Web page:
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check the file permissions because the export is done by oracle user whereas the directory belongs to osman user


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The error you're getting indicates that the User1 user does not have access to the dbms_job package. You'd need a DBA to GRANT EXECUTE ON dbms_job TO user1; If you create the trigger and procedure to be owned by a user other than the one that owns the table, you'd need to include the schema name in your GRANT statement inside the procedure. EXECUTE ...


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All the information regarding statistics gathered with dbms_stats can be found on dba_tab_stats_history. Ref.: http://docs.oracle.com/cd/B19306_01/server.102/b14237/statviews_2103.htm#BGBBBGCC


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You can't embed DDL in a stored procedure like this. Either use execute immediate and your DDL statement passed to it as a string, or, better, remove the stored procedure entirely an execute the DDL directly.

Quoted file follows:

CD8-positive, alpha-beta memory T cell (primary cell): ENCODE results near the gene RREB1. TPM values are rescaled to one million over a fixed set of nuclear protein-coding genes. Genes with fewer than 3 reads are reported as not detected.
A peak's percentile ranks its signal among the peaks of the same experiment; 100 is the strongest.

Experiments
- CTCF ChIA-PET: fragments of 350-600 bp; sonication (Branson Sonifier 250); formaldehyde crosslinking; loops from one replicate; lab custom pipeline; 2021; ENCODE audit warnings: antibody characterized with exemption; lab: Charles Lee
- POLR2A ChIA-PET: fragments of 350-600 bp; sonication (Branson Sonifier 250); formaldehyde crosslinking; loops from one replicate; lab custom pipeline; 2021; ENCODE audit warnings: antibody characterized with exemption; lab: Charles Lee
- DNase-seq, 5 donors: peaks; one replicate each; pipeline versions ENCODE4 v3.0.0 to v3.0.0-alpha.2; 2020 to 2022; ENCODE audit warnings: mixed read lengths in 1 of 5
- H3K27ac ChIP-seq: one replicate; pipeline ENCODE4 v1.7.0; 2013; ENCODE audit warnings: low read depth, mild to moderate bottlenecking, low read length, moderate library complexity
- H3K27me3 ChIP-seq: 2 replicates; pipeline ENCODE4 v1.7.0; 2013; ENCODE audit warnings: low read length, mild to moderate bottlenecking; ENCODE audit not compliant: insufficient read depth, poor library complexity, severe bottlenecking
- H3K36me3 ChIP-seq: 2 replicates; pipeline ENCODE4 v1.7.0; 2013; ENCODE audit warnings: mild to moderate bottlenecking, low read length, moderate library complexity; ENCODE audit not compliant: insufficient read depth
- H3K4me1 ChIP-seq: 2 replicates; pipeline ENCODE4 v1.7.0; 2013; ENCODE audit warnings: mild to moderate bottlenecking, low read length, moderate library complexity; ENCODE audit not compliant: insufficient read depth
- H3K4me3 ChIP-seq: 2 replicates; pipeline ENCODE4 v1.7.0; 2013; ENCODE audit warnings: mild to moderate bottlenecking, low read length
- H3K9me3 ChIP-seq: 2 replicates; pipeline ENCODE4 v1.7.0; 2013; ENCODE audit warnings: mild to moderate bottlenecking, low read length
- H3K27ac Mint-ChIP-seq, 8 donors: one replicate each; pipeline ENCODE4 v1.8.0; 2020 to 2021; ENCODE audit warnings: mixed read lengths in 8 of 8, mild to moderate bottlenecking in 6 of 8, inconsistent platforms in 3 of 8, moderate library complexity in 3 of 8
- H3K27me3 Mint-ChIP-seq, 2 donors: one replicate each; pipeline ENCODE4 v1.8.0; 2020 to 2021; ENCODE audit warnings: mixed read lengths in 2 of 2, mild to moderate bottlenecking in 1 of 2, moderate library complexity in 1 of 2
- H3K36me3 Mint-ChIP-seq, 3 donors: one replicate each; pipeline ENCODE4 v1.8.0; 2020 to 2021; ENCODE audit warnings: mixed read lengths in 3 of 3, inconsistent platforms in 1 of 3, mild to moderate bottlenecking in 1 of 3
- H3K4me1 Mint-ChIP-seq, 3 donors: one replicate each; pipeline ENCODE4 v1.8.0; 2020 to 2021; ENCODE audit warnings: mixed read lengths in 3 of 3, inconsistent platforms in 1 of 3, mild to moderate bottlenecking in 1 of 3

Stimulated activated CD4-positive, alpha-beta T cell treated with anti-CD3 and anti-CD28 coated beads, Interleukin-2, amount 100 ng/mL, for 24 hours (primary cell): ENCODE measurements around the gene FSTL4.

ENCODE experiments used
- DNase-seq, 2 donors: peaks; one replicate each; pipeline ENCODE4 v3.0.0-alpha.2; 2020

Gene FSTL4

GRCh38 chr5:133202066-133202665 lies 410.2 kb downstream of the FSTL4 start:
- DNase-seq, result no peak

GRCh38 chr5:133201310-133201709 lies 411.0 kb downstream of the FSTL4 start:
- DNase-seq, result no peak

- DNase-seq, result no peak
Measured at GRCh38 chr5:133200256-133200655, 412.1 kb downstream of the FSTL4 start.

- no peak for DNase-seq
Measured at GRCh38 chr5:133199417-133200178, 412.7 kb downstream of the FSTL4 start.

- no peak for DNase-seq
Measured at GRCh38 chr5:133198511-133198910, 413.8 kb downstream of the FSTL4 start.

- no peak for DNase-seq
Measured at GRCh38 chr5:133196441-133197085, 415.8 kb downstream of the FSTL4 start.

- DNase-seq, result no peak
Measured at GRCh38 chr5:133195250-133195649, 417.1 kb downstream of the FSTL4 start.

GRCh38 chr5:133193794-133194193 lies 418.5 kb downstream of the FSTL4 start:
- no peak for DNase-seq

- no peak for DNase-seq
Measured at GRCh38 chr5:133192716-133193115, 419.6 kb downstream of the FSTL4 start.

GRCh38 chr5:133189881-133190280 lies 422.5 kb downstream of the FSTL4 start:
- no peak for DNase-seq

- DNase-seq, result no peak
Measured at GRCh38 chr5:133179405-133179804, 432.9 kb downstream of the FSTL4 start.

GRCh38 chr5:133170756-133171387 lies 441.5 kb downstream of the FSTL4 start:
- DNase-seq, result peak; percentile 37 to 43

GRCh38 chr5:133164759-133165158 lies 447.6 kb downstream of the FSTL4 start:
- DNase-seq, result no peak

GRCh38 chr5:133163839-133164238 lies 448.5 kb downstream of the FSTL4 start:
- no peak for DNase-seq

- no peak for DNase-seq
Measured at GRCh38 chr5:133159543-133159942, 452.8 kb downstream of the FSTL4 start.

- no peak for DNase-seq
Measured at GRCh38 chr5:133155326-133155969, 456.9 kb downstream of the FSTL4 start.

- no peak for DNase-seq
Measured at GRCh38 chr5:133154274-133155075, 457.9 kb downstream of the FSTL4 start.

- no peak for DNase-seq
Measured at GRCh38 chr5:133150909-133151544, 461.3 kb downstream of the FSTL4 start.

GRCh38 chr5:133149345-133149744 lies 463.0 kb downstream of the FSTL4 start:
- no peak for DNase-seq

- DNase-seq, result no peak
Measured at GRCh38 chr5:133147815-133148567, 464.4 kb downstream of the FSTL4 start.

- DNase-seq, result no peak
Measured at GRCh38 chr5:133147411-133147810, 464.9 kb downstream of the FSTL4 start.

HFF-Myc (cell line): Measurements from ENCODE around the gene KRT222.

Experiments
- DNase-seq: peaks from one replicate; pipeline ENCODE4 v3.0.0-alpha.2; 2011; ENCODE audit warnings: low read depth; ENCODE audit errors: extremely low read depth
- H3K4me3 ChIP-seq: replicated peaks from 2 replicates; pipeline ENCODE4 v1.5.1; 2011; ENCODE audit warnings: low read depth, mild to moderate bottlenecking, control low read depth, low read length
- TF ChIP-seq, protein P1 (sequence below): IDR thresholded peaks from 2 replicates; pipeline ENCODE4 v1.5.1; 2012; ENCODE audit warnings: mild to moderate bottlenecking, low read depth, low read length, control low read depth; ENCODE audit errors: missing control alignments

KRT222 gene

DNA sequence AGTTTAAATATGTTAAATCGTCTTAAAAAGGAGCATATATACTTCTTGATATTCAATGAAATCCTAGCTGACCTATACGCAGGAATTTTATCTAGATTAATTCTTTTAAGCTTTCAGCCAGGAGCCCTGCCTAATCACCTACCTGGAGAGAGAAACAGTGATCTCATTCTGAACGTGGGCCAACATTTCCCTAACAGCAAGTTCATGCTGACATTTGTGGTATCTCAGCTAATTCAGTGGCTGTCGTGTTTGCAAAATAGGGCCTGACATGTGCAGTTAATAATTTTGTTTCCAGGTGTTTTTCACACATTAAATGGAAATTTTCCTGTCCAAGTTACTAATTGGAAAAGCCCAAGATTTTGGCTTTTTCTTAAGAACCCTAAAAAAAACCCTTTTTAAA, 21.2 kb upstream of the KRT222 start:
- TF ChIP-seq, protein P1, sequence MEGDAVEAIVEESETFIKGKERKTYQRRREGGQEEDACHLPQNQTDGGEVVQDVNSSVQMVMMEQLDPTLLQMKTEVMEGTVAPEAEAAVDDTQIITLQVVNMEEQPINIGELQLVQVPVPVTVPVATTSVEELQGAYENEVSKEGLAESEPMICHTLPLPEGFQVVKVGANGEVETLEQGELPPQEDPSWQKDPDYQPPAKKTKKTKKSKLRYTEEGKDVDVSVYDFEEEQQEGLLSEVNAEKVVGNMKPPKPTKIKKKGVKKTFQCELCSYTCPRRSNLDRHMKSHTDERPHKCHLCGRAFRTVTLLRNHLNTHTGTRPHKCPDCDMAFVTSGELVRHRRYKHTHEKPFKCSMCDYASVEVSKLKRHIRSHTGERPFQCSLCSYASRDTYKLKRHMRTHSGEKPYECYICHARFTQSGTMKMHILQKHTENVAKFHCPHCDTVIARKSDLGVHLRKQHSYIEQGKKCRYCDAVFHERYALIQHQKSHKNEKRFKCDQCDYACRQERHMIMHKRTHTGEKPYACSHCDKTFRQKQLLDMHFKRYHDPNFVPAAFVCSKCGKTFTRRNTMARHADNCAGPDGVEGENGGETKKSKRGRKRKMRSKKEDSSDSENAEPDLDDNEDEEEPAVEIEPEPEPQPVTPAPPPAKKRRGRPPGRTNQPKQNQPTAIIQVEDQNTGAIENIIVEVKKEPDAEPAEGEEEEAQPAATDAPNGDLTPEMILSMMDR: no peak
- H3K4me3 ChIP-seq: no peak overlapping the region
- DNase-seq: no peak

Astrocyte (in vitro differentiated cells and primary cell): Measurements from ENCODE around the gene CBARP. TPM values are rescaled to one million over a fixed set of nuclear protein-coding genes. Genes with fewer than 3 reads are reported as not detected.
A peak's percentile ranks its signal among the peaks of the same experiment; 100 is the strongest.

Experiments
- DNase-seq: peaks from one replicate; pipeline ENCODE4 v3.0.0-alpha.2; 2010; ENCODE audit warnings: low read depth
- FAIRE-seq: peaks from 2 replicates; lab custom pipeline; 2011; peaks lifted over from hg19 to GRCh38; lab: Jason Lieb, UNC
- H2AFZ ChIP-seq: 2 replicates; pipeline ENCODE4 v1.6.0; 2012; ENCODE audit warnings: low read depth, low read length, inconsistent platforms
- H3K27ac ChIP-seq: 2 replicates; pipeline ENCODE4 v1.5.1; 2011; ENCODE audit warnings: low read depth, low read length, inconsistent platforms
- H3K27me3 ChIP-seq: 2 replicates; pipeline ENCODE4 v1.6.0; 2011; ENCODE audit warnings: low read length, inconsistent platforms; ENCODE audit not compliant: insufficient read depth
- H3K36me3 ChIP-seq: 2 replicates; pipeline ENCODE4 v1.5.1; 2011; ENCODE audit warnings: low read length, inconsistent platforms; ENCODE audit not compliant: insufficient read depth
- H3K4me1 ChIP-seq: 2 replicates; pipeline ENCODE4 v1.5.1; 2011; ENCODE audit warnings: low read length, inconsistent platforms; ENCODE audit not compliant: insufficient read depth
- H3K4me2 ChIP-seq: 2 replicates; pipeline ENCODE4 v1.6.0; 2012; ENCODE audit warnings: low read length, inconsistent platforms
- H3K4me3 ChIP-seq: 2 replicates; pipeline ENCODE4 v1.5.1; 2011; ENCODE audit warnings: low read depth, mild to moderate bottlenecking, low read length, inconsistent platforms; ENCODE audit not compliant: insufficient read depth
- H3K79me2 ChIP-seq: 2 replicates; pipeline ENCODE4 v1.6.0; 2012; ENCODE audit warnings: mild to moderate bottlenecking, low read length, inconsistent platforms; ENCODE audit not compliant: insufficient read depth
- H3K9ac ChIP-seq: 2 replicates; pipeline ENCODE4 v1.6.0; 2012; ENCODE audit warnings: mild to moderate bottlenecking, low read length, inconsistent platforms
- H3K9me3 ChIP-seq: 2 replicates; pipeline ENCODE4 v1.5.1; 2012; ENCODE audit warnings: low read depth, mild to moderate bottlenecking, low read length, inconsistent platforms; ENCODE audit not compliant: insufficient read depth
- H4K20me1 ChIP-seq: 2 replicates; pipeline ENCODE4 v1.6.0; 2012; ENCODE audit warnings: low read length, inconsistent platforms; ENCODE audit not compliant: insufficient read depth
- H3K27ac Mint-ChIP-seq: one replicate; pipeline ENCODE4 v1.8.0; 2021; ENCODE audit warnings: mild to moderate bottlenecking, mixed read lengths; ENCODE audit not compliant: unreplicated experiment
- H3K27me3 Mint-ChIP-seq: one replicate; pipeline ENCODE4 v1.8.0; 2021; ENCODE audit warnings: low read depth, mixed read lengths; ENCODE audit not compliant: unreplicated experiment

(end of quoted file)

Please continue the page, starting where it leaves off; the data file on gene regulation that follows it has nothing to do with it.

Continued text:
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So you have a VARCHAR column, and a NUMBER filter. The implicit conversion indeed allows a NUMBER -> VARCHAR conversion, but the problem is that when applying the filter, Oracle tries to do it the other way, ie. to convert the VARCHAR column into a number, thus the error gets thrown :) Don't really see any solutions here except updating the SQL query. This ...


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That is the MySQL documentation, not the Oracle Database documentation. There is no such clause in Oracle Datababase. Use a trigger. Here is an example: link


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If you're talking about moving the path of the directory object, just use the Create or replace option : CREATE OR REPLACE DIRECTORY Result AS 'c:\newpath';


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Roles are not owned, but granted to users: select grantee from dba_role_privs where granted_role = 'LANDING_R'; Object privileges granted to LANDING_R: select * from dba_tab_privs where grantee = 'LANDING_R'; System privileges granted to the LANDING_R: select * from dba_sys_privs where grantee = 'LANDING_R';


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Yes it can. We are currently using it on a 11g RAC database. Do you need any other details?